Everybody experiences anxiety, it’s a natural response that causes worry or fear when we perceive a threat. However, for some people anxiety can interfere with daily life, as their anxiety response does not fit with the situations, they are in. It can cause panic, worry and social anxiety.
You may overestimate danger and underestimate your ability to manage everyday situations. You may have chronic worry and believe you are unable to cope anymore. Anxiety is a cognitive response which can give you a feeling of not being able to cope and a sense of danger.
Anxiety causes physiological changes which include an increased heart rate, muscle tension, dry mouth and increased blood pressure. This then can affect your behaviour leading to avoidance of situations.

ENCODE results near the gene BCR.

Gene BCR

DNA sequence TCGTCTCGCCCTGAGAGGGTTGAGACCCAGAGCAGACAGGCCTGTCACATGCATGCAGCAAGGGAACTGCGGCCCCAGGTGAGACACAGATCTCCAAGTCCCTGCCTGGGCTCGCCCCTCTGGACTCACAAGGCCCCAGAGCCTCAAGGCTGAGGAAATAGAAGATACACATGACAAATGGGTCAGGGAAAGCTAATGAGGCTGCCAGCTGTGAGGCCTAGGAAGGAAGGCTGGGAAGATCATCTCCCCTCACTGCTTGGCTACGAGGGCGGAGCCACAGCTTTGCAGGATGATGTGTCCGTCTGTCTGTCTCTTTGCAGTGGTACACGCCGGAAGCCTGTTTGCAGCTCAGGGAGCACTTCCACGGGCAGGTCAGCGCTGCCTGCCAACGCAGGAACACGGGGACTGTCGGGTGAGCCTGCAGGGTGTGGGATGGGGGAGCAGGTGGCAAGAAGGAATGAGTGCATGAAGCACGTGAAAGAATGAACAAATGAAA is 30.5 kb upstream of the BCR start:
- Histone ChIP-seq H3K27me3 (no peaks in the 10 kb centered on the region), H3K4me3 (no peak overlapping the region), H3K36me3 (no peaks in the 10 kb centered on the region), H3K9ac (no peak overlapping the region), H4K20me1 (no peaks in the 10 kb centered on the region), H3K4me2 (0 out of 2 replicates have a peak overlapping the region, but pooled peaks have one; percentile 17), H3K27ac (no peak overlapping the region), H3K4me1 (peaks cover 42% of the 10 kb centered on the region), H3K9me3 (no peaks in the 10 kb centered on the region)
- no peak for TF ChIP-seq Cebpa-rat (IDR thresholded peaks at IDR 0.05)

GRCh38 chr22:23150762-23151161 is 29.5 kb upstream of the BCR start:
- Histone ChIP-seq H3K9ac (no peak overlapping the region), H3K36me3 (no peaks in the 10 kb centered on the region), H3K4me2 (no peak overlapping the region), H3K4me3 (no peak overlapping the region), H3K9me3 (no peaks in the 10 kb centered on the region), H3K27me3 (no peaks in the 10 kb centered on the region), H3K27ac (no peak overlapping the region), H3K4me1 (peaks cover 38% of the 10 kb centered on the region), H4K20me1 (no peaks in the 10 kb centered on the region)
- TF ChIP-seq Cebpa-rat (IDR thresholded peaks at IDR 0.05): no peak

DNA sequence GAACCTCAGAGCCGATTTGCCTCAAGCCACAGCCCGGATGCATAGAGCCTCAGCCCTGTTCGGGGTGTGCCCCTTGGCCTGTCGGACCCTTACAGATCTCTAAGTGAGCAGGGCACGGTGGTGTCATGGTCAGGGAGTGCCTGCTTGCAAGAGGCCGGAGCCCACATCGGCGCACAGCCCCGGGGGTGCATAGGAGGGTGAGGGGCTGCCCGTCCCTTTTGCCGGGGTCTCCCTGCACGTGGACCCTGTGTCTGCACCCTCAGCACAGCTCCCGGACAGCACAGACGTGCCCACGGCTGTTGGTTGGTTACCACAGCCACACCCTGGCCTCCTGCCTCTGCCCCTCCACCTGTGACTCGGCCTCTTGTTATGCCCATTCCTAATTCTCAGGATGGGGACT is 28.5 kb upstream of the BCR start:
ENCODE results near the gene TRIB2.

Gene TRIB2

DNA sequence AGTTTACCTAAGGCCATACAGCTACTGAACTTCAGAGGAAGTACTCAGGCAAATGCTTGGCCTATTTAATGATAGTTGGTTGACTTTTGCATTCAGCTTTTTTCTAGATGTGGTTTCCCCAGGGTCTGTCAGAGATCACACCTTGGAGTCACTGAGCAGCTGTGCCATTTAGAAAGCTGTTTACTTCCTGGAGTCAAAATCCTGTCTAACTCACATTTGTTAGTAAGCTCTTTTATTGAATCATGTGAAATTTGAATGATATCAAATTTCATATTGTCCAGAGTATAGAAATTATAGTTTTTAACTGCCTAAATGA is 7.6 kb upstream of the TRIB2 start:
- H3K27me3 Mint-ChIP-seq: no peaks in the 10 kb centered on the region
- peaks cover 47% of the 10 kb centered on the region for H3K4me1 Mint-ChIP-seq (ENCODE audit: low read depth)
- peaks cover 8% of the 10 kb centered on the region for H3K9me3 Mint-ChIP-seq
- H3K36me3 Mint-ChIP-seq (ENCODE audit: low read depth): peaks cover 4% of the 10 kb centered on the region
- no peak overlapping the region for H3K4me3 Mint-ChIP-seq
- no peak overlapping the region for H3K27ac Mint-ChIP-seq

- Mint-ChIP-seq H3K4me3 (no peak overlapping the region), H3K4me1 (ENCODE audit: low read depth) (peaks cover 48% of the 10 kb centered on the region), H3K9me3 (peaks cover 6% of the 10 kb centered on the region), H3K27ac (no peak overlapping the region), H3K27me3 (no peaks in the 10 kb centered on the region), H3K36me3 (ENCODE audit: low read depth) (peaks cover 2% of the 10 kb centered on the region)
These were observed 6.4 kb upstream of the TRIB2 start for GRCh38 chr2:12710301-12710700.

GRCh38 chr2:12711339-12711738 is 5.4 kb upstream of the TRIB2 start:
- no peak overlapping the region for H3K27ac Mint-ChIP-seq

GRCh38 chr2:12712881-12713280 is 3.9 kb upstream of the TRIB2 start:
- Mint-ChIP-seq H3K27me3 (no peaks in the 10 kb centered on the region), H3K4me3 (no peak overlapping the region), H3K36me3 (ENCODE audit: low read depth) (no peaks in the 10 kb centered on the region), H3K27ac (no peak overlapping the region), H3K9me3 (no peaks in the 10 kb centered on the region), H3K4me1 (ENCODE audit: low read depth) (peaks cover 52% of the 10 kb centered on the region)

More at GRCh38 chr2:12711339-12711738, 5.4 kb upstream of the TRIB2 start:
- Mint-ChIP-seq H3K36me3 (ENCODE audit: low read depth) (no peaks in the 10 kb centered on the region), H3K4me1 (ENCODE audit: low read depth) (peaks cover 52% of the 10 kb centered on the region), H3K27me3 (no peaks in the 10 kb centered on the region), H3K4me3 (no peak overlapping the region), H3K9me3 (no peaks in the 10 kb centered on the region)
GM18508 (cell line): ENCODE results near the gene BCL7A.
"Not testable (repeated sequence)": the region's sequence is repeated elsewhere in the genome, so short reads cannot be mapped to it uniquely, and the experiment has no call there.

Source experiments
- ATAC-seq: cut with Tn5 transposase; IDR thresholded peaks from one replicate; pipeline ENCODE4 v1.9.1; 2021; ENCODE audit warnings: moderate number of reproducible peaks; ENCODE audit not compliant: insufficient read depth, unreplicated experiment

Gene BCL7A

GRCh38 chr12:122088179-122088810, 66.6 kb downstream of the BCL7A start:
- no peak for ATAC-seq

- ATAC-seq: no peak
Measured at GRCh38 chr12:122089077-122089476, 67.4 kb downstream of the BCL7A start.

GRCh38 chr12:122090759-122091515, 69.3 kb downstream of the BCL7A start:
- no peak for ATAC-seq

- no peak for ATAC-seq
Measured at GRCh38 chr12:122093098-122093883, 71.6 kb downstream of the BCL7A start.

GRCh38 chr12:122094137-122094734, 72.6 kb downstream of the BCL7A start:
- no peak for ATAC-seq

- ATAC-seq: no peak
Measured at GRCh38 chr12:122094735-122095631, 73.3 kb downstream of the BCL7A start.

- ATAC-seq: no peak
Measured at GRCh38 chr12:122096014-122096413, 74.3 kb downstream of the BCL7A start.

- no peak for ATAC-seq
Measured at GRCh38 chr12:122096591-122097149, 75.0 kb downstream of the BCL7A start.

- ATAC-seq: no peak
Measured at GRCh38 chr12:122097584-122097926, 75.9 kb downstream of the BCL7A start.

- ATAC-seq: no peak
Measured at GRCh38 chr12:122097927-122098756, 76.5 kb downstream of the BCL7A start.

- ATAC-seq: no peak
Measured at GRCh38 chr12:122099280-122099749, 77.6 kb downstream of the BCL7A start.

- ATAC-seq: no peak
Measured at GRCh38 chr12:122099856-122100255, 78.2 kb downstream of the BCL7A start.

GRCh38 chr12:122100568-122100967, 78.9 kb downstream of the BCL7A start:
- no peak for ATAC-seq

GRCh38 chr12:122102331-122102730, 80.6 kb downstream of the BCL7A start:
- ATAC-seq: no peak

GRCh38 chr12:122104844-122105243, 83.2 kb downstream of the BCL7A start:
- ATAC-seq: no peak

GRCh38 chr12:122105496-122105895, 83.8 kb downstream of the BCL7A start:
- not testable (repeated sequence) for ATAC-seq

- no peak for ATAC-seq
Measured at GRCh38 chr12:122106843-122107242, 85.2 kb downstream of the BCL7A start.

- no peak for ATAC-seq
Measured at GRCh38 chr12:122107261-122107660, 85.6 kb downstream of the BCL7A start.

I have specialist training on Cognitive Behavioural Therapy (CBT) for anxiety with The Beck Institute for Cognitive Behavioural Therapy.
What is CBT?
Cognitive Behavioural Therapy will focus in on the way you think and act, and can help in identifying patterns of behaviours and emotions that may be disruptive.
Cognitive refers to how you think, Behavioural refers to how you act or don’t act and the Therapy is the approach to help in combating your anxiety.
CBT has been developed using scientific studies and is effective in dealing with anxiety.
How will therapy work?
An assessment will identify the levels of your anxiety and this will be used within therapy to measure the reduction in your anxiety.
Therapy will help you look at where the anxiety comes from, and put a plan in place to help in its reduction. It will provide you with tools to use in identifying and challenging emotional problems. You can explore new ways of thinking and notice thinking errors that will lead to new behaviours. Therapy can help you find new ideas and meanings and introduce positive emotions to replace the negative ones.